It is a truth universally acknowledged that the sales of luxury goods have always been based on the heritage aspect that several brands carry, with consumers valuing the history behind each brand and how they evolved during the years.
Luxury sales are still influenced by this feature but even those who consume luxury goods are changing their positioning towards purchases of such items.
Today, the values of a brand are just as important as the tradition upheld by luxury brands. Millennials have helped influence this new approach, with consumers now assessing brands according to their positioning on subjects such as environmental care or inclusive efforts promoting cultural diversity.
Moreover, the shift towards experiences over ownership of products has also been challenging luxury brands on how to proper target consumers and keep them consuming its products and services.
With this in mind, we analyse the trends that affect consumer behaviour across several different industries, looking at the impacts of some of those trends under the luxury goods industry.
Millennials are leading this change, with 48 percent of this generation citing experiences as being more important than things. Under luxury goods, such behaviour has already started being noticeable, with many consumers already opting to spend more on experience rather than products.
From 2013 to 2018, experiential luxury posted an average growth rate globally that was more than twice of that of personal luxury, (4 percent and 1.4 percent respectively in current prices), according to data from Euromonitor. Little wonder that established brands and companies are starting to invest in ventures to take advantage of such trends. For instance, LVMH is following its customers into the world of experience rather than goods, with its acquisition of hotel and leisure company Belmond, increasing its presence in the hospitality industry where experiences remain key.
Luxury car companies are also shifting investments towards providing personal experiences to its consumers instead of focusing on traditional marketing strategies. A number of brands are promoting small adventures to its customers, such as private rallies on exotic locations, so consumers can experience their latest products releases.
Companies are expected to continue increasing their offerings on services and experiences to attract consumers who avoid spending money on physical products and keep them under their pool of clients. The emotional bond resulting from the exclusive products, events and services proposed by some luxury brands represent a “money can't buy” experience that is very unlikely to be provided by ordinary brands.
Consumers are increasingly demanding corporations to become more sustainable and transparent when doing business. Under luxury goods, this trend has already affected many of the companies’ offerings to final customers.
The recent announcement by Prada to stop using fur in its collections reflects this change, with the Italian brand joining other important names in the move such as Burberry and Gucci.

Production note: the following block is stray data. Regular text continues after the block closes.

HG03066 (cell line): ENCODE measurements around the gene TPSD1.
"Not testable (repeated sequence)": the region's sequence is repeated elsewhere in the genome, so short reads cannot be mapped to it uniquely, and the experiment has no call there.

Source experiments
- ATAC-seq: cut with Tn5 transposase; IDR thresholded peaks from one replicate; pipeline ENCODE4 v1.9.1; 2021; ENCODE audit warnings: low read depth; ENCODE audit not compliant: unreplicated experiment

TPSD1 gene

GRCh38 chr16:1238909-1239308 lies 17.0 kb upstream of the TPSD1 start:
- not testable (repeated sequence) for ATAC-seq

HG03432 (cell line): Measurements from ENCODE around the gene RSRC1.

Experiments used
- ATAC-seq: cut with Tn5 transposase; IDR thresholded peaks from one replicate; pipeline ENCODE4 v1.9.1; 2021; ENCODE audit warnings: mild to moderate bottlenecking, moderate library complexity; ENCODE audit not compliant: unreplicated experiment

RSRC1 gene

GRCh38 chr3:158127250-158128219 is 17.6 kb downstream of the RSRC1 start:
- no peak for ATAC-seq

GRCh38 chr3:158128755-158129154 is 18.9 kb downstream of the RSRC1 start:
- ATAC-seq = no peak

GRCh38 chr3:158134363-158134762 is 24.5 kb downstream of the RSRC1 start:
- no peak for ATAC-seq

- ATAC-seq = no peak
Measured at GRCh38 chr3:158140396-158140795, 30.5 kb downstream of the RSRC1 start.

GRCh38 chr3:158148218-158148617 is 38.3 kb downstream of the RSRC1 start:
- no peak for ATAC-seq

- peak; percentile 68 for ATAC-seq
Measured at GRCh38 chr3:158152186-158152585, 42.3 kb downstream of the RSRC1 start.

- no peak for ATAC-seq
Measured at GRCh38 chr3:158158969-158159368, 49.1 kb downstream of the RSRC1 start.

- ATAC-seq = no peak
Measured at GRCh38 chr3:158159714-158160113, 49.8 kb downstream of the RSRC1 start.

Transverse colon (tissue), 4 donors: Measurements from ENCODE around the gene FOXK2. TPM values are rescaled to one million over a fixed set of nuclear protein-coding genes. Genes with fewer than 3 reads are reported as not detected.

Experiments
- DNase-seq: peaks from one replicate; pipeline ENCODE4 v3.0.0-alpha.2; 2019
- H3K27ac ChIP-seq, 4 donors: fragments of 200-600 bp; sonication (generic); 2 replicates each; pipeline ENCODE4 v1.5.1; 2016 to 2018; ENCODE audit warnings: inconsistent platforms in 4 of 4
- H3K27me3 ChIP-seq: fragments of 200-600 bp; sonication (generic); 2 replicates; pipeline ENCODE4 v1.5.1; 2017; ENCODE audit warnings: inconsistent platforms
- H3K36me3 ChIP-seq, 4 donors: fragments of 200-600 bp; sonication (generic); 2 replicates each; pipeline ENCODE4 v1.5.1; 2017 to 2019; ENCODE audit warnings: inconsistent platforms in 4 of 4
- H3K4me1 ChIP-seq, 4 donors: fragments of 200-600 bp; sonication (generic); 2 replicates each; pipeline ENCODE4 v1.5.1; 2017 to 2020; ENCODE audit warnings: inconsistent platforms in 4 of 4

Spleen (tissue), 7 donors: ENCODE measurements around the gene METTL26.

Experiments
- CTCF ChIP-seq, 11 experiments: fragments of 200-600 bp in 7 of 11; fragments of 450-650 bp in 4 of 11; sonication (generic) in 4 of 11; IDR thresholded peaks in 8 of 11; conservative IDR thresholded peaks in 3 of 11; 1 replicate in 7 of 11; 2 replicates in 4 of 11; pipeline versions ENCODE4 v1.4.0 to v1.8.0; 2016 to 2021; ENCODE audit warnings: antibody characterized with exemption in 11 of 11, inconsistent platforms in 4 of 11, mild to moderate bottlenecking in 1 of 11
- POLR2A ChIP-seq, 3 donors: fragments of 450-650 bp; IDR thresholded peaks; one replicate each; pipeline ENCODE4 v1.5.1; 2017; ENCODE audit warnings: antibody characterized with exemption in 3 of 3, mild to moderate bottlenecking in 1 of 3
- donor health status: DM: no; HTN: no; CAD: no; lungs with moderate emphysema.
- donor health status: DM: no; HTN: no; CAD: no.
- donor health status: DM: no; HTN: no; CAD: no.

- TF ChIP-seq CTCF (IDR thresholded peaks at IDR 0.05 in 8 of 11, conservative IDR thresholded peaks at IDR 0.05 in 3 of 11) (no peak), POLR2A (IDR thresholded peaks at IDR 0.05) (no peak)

Prada's sustainable line of bags made with Econyl regenerated yarn. Source: Courtesy.
Despite adopting more ethical practices in its business, the luxury goods industry still faces challenges when pursuing for more sustainable materials. The main one may be related to leather. Leather goods sales in 2018 were of $55 billion (€49 billion) globally, representing one of the largest and most iconic segments in the industry. Luxury companies are struggling to find a high-quality material as good as leather. Leather offers versatility, durability and an apparent status that a synthetic material is yet to project.
As consumers become more demanding towards ethical practices, the seek for substitute materials should increase as well, posting challenges for companies to introduce raw materials as good as the existing ones that are primarily sourced from animals. With the current challenges being faced by the fashion industry regarding the reports of unhealthy and underpaid workforce, luxury brands can stand out positively due to their highly qualified specialists working along the whole supply chain and within small factories, that produce few artisanal products that represent relatively low environmental impacts.
Authenticity is an implicit quality when talking about luxury goods. Sales of luxury goods are mostly based on the exclusivity of the brands, since few consumers can actually purchase items under this positioning.
However, even within a restricted group of consumers, brands are challenged to maintain such aspect without sacrificing sales. Some consumers decide not to purchase items from brands that may be considered too accessible or others go after products that are known for being even more exclusive, explaining the success of launching capsule collections or lines made of exquisite materials.
Part of the search for authenticity is also explored through services, with brands providing options of personalisation that result in unique items receiving customised paintings or applications.
As authenticity continues to be valued by several consumers, brands are set to continue offering innovative solutions to enhance such aspect even within an industry where exclusivity is already an inherent characteristic.
In a global market where brands certainly find different definitions of what can be considered authentic, depending on each region’s peculiarities, it is becoming increasingly common that luxury brands divide their creative direction at least between Asian and Western markets, challenging their brand equities in order to adapt portfolios and exceed consumers’ expectations.